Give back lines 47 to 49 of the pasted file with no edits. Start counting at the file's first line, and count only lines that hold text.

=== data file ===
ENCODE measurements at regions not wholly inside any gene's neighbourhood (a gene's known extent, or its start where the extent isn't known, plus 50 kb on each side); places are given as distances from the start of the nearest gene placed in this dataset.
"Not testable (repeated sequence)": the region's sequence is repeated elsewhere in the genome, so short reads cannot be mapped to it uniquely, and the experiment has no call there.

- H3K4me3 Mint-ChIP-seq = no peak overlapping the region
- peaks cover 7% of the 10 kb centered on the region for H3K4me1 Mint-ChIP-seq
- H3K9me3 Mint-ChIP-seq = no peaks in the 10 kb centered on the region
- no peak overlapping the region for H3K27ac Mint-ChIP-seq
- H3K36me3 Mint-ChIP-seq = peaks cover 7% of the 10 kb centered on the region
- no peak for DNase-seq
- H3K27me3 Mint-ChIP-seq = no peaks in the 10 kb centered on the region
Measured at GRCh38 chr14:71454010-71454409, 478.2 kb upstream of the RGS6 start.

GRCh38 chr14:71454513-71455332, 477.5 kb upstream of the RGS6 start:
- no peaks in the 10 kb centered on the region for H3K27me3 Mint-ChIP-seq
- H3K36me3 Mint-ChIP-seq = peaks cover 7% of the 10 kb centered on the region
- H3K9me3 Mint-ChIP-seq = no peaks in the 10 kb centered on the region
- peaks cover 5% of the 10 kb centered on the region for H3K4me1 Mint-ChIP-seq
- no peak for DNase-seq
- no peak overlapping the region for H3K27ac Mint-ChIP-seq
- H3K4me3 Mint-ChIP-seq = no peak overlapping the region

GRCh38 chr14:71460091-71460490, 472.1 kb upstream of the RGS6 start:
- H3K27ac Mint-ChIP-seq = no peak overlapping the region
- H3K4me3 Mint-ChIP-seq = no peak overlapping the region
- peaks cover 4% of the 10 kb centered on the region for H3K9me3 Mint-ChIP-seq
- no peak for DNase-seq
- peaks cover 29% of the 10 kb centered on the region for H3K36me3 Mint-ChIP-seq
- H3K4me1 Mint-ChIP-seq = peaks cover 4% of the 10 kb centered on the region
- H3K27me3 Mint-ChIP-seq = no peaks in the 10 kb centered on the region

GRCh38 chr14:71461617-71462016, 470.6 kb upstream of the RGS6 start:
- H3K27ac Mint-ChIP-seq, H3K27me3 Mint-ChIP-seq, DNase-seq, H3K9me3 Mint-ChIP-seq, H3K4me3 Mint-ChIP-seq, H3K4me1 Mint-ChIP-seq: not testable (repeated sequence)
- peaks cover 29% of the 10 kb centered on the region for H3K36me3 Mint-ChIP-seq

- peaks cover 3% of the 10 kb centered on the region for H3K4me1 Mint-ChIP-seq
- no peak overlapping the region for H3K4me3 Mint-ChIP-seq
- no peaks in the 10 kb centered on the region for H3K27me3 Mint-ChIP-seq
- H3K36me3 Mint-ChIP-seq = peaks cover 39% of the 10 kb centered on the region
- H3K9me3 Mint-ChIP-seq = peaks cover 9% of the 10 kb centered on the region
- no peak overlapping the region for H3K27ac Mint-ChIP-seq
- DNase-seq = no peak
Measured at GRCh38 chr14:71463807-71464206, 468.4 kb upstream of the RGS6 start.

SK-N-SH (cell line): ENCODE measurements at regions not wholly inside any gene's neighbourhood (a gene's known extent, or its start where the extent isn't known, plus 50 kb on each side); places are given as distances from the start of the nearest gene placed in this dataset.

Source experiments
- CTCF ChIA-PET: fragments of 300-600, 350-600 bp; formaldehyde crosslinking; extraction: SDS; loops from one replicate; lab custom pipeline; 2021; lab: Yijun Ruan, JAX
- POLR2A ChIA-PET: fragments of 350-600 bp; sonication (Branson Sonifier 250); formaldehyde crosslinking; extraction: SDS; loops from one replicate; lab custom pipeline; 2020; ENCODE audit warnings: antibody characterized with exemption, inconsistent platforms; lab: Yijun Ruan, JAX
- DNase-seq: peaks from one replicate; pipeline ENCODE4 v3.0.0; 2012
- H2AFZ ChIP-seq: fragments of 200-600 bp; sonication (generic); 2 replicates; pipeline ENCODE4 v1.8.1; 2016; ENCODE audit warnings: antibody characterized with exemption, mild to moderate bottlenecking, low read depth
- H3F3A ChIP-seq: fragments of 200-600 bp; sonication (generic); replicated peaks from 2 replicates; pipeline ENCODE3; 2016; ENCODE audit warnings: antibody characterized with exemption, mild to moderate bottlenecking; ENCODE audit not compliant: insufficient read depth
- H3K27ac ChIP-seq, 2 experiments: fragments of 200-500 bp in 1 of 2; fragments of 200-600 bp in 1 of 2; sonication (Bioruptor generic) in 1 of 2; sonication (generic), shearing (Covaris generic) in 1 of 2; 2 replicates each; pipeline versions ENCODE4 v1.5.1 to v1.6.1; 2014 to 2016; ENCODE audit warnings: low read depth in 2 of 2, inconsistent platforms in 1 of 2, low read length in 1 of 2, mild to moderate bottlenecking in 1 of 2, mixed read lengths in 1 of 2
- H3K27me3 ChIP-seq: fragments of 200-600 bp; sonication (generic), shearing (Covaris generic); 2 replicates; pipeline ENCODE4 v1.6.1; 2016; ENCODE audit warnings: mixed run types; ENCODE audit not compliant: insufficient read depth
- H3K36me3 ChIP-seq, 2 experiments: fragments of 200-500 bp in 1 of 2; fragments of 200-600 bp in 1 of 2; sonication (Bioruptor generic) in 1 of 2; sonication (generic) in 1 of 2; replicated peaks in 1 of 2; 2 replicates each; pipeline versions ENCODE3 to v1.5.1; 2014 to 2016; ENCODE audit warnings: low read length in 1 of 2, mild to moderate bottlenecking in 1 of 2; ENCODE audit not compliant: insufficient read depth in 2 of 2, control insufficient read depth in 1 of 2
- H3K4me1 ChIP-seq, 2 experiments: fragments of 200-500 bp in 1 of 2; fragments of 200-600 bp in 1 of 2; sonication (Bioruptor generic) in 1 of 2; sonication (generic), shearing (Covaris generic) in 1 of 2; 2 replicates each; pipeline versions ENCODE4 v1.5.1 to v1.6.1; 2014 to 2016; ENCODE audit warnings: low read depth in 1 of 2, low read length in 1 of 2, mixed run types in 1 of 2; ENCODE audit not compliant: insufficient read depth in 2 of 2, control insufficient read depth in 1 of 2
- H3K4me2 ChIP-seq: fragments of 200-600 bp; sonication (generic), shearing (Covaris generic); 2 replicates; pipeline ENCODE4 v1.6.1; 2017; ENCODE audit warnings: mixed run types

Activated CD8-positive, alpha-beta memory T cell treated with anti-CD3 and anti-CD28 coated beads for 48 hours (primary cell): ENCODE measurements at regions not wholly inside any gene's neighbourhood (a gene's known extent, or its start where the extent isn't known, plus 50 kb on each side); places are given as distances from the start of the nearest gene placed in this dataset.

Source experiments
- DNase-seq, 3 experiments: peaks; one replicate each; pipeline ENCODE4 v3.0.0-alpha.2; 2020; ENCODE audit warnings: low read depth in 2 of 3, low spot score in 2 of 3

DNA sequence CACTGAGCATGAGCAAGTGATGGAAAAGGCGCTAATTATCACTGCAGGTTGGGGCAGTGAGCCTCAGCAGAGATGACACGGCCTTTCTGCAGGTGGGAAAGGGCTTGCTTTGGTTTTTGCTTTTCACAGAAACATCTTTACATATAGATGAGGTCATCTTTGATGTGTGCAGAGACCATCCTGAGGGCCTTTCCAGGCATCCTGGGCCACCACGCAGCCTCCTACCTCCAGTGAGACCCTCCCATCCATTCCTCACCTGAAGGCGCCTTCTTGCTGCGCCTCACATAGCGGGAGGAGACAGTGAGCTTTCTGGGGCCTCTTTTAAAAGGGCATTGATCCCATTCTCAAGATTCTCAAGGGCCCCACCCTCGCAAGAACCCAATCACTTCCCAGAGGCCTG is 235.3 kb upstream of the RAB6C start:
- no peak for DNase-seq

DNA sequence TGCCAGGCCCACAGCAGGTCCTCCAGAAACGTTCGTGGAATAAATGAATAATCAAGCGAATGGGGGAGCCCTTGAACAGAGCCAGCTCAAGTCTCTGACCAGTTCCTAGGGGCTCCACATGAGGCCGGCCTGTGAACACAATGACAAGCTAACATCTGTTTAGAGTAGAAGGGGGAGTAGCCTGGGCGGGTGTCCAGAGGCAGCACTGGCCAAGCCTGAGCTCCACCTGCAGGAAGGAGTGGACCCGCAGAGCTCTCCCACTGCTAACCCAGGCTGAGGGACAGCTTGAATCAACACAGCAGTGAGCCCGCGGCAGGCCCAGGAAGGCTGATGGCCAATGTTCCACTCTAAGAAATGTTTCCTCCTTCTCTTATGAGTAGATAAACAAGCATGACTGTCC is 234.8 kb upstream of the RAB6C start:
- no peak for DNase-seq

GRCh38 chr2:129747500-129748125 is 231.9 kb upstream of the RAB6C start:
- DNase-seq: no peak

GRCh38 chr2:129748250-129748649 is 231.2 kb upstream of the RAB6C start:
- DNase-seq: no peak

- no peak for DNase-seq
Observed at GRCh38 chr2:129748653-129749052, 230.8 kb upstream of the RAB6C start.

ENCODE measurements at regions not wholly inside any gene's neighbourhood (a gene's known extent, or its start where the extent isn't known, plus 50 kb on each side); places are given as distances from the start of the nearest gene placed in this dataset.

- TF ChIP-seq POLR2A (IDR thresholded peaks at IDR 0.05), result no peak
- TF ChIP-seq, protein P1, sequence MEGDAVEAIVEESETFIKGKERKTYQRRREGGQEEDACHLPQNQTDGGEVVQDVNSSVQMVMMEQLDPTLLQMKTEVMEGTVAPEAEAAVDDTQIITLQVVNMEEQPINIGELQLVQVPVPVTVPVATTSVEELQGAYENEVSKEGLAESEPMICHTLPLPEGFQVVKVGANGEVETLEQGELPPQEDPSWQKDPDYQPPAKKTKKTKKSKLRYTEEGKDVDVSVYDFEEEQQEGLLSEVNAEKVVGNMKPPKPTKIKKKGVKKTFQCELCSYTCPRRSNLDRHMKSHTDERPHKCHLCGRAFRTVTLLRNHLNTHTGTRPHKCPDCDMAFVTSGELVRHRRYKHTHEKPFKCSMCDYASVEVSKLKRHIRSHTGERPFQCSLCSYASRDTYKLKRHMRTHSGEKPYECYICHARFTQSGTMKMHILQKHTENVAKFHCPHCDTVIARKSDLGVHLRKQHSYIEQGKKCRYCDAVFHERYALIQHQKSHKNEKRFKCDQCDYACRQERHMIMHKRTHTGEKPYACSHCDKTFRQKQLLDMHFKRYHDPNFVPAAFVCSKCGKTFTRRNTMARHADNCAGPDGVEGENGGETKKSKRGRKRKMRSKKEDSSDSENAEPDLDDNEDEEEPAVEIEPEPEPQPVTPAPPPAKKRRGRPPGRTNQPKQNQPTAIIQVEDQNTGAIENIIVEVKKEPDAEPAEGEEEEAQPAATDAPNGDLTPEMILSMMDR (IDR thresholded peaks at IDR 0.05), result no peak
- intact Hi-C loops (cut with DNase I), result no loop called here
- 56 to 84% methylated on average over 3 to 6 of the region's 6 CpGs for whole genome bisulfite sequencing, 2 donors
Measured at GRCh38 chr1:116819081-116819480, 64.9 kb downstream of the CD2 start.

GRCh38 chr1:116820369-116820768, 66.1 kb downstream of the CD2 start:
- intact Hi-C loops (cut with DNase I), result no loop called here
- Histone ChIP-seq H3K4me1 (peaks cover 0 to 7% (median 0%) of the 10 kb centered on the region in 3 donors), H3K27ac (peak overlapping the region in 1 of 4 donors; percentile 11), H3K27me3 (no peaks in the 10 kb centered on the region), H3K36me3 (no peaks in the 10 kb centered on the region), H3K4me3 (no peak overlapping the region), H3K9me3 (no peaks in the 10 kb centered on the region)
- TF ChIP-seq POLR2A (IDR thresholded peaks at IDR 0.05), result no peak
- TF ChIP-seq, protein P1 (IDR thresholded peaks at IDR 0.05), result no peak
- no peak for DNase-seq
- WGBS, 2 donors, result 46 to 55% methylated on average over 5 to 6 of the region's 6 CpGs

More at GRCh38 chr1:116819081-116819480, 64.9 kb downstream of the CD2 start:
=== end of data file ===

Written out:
- H3K36me3 ChIP-seq, 2 experiments: fragments of 200-500 bp in 1 of 2; fragments of 200-600 bp in 1 of 2; sonication (Bioruptor generic) in 1 of 2; sonication (generic) in 1 of 2; replicated peaks in 1 of 2; 2 replicates each; pipeline versions ENCODE3 to v1.5.1; 2014 to 2016; ENCODE audit warnings: low read length in 1 of 2, mild to moderate bottlenecking in 1 of 2; ENCODE audit not compliant: insufficient read depth in 2 of 2, control insufficient read depth in 1 of 2
- H3K4me1 ChIP-seq, 2 experiments: fragments of 200-500 bp in 1 of 2; fragments of 200-600 bp in 1 of 2; sonication (Bioruptor generic) in 1 of 2; sonication (generic), shearing (Covaris generic) in 1 of 2; 2 replicates each; pipeline versions ENCODE4 v1.5.1 to v1.6.1; 2014 to 2016; ENCODE audit warnings: low read depth in 1 of 2, low read length in 1 of 2, mixed run types in 1 of 2; ENCODE audit not compliant: insufficient read depth in 2 of 2, control insufficient read depth in 1 of 2
- H3K4me2 ChIP-seq: fragments of 200-600 bp; sonication (generic), shearing (Covaris generic); 2 replicates; pipeline ENCODE4 v1.6.1; 2017; ENCODE audit warnings: mixed run types